Rich Tucker

Modern medical science keeps people alive longer. Liberals hope they can do the same thing in political science: keep their dying ideas alive for just another election or two.

No, this isn’t a comment on President Barack Obama’s listless performance in the first presidential debate. It is, perhaps, an explanation for that performance; why should Obama be energetic when his ideas so decidedly aren’t?

“Today liberalism looks increasingly, well, elderly. Hard of hearing, irascible, enamored of past glories, forgetful of mistakes and promises, prone to repeat the same stories over and over,” writes Charles Kesler in his new book: I am the Change, Barack Obama and the Crisis of Liberalism.

But Kesler predicts that real change is close at hand. “Only a rhetorician of Obama’s youth and artfulness could breathe life into the old tropes again. Even he can’t repeat the performance in 2012,” he writes.

But he’s trying. From “end tax breaks for oil companies” to “invest in renewable energy” to “hire 100,000 more teachers,” we’ve heard these ideas before: from Obama in 2008. If they were so great, why haven’t they worked (or even been tried) the last four years?

Kesler, a professor at Claremont McKenna College, traces the rise of progressivism/liberalism/progressivism (practitioners change the name each time their creed falls out of favor with voters) over the last century.

Kesler’s “change” begins with Woodrow Wilson, the first American president to explicitly repudiate the nation’s founding documents, the Declaration of Independence and the Constitution. He saw himself taking the country into a brighter future. Where the Framers had been fearful of “leaders,” associating them “with factions, vice, assaults on the law, and demagoguery in general,” Wilson proclaimed his leadership, which he defined “as something peaceful, rational, and beneficent.”

Under Wilson, Kesler writes, Americans would supposedly begin moving toward complete human development. “Government’s new purpose was partly to provide the conditions for that self-development, and partly to equalize the existing, unequal condition that the capitalist economy provided to individuals and families.” A federal thumb on the scales, if you will.

Kesler then traces the rhetorical switch “from Progressivism to Liberalism” under Franklin Roosevelt. “Ours must be a party of liberal thought, of planned action, of enlightened international outlook, and of the greatest good to the greatest number of our citizens,” FDR declared. In practice, that meant becoming the party of big centralized government.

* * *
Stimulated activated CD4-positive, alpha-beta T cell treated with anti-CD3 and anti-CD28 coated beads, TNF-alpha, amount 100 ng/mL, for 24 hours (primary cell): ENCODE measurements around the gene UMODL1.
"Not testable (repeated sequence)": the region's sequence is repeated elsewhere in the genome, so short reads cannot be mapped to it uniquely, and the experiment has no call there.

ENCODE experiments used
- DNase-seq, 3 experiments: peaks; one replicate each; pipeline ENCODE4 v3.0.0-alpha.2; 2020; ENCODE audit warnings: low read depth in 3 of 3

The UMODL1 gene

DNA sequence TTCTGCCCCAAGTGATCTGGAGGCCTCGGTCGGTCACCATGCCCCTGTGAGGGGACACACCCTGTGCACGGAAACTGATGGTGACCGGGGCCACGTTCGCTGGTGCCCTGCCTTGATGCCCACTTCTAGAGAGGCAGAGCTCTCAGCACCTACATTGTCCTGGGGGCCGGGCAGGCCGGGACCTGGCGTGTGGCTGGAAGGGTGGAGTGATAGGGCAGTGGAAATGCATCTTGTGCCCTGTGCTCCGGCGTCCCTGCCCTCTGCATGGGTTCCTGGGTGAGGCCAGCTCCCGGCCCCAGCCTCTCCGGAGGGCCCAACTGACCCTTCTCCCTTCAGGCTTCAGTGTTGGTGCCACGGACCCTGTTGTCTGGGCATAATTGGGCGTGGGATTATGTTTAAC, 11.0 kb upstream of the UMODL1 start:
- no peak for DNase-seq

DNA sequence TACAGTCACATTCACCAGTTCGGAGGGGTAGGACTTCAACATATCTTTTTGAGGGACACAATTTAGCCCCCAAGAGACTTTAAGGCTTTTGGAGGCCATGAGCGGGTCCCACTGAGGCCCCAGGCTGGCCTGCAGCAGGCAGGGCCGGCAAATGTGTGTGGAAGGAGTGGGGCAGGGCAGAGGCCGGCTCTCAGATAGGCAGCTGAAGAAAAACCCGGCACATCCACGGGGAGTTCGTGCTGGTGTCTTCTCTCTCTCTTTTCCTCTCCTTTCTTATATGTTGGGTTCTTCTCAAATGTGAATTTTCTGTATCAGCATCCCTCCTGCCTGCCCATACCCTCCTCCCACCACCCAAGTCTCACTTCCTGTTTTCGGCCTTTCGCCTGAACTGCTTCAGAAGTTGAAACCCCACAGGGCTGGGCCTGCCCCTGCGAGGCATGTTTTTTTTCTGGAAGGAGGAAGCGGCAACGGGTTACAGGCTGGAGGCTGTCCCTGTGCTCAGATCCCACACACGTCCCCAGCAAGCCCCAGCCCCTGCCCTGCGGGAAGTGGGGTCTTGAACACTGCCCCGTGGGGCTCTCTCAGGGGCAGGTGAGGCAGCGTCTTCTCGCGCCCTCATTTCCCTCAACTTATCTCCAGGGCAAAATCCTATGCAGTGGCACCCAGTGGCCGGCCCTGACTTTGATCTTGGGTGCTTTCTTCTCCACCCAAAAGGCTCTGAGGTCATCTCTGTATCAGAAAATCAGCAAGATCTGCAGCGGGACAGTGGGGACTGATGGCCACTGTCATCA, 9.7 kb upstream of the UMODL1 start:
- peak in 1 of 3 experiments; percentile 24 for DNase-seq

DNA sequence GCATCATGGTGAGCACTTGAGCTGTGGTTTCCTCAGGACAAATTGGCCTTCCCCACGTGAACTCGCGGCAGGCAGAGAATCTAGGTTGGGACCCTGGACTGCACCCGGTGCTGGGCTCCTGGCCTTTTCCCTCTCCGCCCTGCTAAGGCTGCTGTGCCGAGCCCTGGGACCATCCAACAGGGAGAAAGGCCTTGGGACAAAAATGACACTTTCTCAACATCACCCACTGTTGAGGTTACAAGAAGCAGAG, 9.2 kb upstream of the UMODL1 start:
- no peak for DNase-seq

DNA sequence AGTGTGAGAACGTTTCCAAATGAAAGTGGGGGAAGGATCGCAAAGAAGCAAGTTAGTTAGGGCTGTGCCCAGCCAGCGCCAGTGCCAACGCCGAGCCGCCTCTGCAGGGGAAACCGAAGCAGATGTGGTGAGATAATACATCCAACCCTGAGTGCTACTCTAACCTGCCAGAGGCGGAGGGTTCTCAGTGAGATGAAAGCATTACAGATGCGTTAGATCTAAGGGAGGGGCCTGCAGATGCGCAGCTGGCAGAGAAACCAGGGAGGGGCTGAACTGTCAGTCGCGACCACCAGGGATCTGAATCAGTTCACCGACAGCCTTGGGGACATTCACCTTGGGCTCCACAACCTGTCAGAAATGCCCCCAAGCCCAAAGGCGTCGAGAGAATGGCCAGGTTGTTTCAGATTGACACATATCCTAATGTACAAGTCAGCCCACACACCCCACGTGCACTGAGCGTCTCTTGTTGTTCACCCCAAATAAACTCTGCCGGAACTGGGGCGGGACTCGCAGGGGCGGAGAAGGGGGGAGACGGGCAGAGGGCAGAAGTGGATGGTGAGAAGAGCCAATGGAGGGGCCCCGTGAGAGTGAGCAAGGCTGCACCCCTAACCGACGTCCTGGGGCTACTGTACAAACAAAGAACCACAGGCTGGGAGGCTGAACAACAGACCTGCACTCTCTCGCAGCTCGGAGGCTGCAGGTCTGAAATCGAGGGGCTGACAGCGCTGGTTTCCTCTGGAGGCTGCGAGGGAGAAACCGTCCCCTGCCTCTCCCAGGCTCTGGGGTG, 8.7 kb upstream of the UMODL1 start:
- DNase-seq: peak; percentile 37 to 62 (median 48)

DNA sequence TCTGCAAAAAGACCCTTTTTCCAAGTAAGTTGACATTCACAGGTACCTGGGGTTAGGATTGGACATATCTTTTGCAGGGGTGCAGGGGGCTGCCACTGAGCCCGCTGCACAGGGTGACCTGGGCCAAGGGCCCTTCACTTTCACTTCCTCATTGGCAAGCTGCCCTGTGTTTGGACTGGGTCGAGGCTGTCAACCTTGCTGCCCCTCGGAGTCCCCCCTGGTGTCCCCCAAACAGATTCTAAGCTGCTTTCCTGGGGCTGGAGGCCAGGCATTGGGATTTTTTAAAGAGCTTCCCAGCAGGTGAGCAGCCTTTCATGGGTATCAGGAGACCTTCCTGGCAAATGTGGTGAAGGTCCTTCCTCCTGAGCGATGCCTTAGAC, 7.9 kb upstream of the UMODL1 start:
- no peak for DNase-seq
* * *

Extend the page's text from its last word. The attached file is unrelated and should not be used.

Roosevelt didn’t aim to simply expand government’s economic reach, although he did that with massive spending plans and programs such as Social Security. He also redefined government. Instead of protecting rights, such as the right to free speech and the right to own property, government would actually bestow rights. “Among these,” he explained in a proposed second Bill of Rights, would be:

  • “The right to a useful and remunerative job in the industries or shops or farms or mines of the nation;
  • “The right of every family to a decent home;
  • “The right to adequate medical care and the opportunity to achieve and enjoy good health” (a precursor of Obamacare).

Finally, Kesler details the high-water mark of liberalism, the Great Society.

“We’re the richest country in the world, the most powerful. We can do it all, if we’re not too greedy,” Lyndon Johnson said early in his presidency. “Man has in his possession the capacities to end war and preserve peace, to eradicate poverty and share abundance, to overcome the diseases that have afflicted the human race and permit all mankind to enjoy their promise in life on this earth.” And by “man,” LBJ meant “liberal government.”

The U.S. has been fighting a never-ending “War on Poverty” ever since, spending some $16 trillion (in inflation-adjusted 2008 dollars) on means-tested welfare since 1964. Despite the spending, “poverty won,” as President Ronald Reagan quipped, “in part because instead of helping the poor, government programs ruptured the bonds holding poor families together.”

And then Kesler brings us to 2012, and the lack of liberal ideas. Take Obamacare. “President Obama’s solution to the problem of two healthcare entitlement programs quickly going bankrupt -- Medicare and Medicaid -- is to add a third?” Kesler suggests this is simply the “reflexive liberal solution to any social problem: Spend more.”

Thus Kesler ends his book on an optimistic note.

Our government has run out of money, and thus the clock must soon run out on big government liberalism. “If the people remain attached to their government and laws, and American statesmen do their part, the country may yet take the path leading up from liberalism,” he concludes.

A major test looms. Time will tell.


Rich Tucker

Rich Tucker is a communications professional and a columnist for Townhall.com.